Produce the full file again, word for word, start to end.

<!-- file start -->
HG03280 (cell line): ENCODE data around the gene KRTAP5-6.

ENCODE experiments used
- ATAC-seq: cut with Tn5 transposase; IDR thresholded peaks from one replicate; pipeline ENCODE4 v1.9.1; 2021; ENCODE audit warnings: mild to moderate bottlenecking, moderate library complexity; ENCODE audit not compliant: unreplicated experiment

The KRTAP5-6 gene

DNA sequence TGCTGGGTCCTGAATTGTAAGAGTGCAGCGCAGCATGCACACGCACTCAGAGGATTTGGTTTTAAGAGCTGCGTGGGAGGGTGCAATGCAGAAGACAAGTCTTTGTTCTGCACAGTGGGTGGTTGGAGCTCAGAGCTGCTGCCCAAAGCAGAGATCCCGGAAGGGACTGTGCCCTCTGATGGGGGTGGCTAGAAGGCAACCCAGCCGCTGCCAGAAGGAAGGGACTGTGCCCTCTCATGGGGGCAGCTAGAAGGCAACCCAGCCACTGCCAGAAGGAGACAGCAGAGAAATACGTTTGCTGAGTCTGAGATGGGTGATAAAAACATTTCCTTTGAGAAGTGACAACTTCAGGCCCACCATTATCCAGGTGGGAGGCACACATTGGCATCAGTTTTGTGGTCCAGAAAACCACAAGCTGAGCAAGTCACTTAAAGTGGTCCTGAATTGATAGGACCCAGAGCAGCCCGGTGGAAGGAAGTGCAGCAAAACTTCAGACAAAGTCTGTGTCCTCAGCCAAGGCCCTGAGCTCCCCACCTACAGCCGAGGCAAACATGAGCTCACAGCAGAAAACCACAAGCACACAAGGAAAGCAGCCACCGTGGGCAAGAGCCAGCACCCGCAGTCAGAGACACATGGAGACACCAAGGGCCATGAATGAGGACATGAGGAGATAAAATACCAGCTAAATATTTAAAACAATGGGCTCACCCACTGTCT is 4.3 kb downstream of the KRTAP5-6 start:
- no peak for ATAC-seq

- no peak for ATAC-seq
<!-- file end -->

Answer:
HG03280 (cell line): ENCODE data around the gene KRTAP5-6.

ENCODE experiments used
- ATAC-seq: cut with Tn5 transposase; IDR thresholded peaks from one replicate; pipeline ENCODE4 v1.9.1; 2021; ENCODE audit warnings: mild to moderate bottlenecking, moderate library complexity; ENCODE audit not compliant: unreplicated experiment

The KRTAP5-6 gene

DNA sequence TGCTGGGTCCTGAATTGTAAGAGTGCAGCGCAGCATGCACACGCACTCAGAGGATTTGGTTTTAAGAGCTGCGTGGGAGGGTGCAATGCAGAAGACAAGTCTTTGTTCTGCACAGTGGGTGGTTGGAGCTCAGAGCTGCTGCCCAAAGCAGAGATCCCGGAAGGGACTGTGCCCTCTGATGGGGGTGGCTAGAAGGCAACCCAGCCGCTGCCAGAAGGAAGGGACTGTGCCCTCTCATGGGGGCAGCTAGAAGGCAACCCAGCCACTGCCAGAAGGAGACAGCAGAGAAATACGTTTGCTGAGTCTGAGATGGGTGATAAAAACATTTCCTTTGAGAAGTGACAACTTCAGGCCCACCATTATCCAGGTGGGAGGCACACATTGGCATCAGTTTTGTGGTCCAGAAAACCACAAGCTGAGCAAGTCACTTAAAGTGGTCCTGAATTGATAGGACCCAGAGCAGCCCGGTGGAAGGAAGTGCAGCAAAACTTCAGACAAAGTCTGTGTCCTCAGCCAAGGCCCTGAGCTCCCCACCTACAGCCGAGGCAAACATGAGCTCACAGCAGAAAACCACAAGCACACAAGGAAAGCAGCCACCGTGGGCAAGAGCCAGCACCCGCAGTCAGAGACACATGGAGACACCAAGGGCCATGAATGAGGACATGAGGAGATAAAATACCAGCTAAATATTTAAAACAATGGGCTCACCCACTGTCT is 4.3 kb downstream of the KRTAP5-6 start:
- no peak for ATAC-seq

- no peak for ATAC-seq